In the 1980s I stopped shooting live concerts, after working in the music business for several years. I had been given a Polaroid SX-70 to experiment with and as I was still visually interested in music, I began to use it to appropriate images from music videos.
Technology at that time was very different, but I was intrigued by the way it altered the nature of reality, speeding it up so we see things more quickly. Video gives us 30 frames per second, so we process millions of images each week. We pause, we fast forward, and the images on the screen are different from what we know of the world.
If technology alters photographic reality, what is real and what exists only within the photograph itself? These Polaroids were not immediately frozen in time and space, and the photograph was only the beginning of the process.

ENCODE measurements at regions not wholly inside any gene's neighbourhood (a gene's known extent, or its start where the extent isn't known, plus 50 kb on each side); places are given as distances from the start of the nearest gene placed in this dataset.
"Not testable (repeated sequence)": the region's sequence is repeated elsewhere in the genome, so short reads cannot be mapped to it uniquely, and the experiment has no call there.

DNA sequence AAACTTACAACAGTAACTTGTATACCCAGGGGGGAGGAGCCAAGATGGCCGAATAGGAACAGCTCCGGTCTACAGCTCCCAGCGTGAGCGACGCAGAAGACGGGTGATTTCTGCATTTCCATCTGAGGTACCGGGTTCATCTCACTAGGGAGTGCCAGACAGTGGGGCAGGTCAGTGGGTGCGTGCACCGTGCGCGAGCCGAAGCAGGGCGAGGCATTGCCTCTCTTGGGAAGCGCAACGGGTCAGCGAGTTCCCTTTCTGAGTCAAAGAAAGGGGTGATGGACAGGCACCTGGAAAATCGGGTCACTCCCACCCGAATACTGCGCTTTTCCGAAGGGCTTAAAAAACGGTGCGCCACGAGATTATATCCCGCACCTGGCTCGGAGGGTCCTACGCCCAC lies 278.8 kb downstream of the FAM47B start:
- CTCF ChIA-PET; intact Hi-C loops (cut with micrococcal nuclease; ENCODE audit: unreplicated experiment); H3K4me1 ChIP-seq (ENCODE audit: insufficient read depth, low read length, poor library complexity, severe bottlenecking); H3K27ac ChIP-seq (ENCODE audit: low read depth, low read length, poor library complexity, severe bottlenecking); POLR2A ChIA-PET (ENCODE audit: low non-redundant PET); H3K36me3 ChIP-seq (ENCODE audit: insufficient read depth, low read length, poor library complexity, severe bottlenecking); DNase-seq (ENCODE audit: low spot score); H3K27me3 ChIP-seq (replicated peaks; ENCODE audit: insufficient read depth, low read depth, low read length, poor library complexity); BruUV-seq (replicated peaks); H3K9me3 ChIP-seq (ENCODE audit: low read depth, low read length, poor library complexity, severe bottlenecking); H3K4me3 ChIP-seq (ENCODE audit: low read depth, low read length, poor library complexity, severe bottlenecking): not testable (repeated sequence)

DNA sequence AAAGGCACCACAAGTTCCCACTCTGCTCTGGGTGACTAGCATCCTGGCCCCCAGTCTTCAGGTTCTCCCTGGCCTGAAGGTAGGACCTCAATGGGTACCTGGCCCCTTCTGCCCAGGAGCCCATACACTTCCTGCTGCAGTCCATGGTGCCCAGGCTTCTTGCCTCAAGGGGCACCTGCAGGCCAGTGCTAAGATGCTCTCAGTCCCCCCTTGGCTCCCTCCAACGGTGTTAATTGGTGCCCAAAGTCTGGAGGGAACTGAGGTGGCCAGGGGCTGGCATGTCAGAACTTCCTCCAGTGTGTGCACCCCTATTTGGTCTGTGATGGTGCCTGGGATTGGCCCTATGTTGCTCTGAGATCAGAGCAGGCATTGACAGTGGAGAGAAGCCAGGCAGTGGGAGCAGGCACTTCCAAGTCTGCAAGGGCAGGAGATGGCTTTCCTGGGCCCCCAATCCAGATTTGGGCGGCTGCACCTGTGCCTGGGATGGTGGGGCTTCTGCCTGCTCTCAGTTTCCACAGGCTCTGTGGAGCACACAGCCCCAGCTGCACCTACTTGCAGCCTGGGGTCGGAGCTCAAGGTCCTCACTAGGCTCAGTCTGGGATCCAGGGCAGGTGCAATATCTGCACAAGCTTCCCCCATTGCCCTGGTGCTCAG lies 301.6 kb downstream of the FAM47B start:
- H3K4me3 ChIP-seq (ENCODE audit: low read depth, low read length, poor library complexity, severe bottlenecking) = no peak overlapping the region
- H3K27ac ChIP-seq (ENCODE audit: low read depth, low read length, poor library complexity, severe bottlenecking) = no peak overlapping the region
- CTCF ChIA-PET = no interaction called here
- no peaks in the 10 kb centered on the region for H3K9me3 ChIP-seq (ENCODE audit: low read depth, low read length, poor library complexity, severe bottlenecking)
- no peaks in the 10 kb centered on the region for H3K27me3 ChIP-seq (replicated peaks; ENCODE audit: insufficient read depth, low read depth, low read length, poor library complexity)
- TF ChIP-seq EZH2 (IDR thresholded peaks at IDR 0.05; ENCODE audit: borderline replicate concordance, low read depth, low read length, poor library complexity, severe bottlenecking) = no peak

Using tools to manipulate the dyes and then sometimes adding marker (and later computer technology), I was able to deconstruct the initial image and take it entirely out of its original context. It was no longer a portrait of an individual but an anonymous being, and more symbolic of that new technological world.
Images from Beyond Recognition have been exhibited in Denmark and the US, and were part of the Polaroid Collection. In 2017, they are included in the book and traveling exhibition The Polaroid Project, currently on view at the Amon Carter Museum in Fort Worth, Texas.